Teenie Harris & the Great Appalachian Storm


Charles "Teenie" Harris, Man, possibly Charles "Teenie" Harris, digging car out of snow at Harris's home, 7604 Mulford Street, with Giarusso Bros. grocery store in background, Homewood

Charles “Teenie” Harris, Man, possibly Charles “Teenie” Harris, digging car out of snow at Harris’s home, 7604 Mulford Street, with Giarusso Bros. grocery store in background, Homewood

Much news attention has been given to Snowmageddon and the Polar Vortex, but in 1950, the Great Appalachian Storm dumped over 30 inches of snow during Thanksgiving weekend in Pittsburgh. The city was essentially shut down for days, the Allegheny County coroner warned those over the age of 45 against shoveling snow, and most of the newspapers ceased to print for a day or two. And Teenie Harris (who was used to being everywhere all of the time) was possibly stuck shoveling out as well.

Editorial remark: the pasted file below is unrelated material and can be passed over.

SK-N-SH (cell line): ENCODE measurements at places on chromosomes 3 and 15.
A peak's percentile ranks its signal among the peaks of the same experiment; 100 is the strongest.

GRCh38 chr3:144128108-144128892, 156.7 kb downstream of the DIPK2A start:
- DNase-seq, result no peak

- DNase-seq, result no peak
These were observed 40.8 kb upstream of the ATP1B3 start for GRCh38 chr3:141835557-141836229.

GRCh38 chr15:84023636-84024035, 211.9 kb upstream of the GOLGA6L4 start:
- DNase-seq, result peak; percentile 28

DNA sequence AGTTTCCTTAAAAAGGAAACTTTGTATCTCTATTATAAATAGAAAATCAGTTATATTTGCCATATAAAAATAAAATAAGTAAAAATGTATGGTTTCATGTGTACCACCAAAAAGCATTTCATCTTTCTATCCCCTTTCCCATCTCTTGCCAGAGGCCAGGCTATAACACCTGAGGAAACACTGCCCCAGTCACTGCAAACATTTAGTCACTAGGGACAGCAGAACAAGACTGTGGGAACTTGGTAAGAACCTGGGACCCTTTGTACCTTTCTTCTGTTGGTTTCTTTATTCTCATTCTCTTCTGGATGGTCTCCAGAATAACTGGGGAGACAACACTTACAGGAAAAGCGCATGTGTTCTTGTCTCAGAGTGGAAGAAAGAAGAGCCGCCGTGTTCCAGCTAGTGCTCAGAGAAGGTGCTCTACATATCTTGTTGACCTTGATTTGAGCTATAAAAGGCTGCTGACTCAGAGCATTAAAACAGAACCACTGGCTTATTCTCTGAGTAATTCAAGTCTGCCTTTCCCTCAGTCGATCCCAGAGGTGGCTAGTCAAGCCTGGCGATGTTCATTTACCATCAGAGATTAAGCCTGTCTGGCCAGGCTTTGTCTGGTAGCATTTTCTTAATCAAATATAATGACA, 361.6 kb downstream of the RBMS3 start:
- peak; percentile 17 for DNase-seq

Charles "Teenie" Harris, Mulford Street buried in snow, with man shoveling in center, Homewood, c. 1950, black and white: Kodak Safety Film, Heinz Family Fund

Charles “Teenie” Harris, Mulford Street buried in snow, with man shoveling in center, Homewood, c. 1950, black and white: Kodak Safety Film, Heinz Family Fund

Charles "Teenie" Harris, Child seated in snow drift in front of house at 2606 Mulford Street, Homewood, c. 1950, black and white: Kodak Safety Film, Heinz Family Fund

Charles “Teenie” Harris, Child seated in snow drift in front of house at 7606 Mulford Street, Homewood, c. 1950, black and white: Kodak Safety Film, Heinz Family Fund

I asked Charles A. Harris, Teenie Harris’s oldest son, what his dad thought of snow:

“I was very young when my father took me aside and talked about people who liked snow because it was so pretty. He really impressed upon me that though it may be pretty to look at from inside, there was always someone trying to go to work; many many accidents are caused by snow for people who don’t have a choice. In addition, there are ambulances that have to travel dangerous streets on their way to the hospital. In a word, he HATED SNOW!”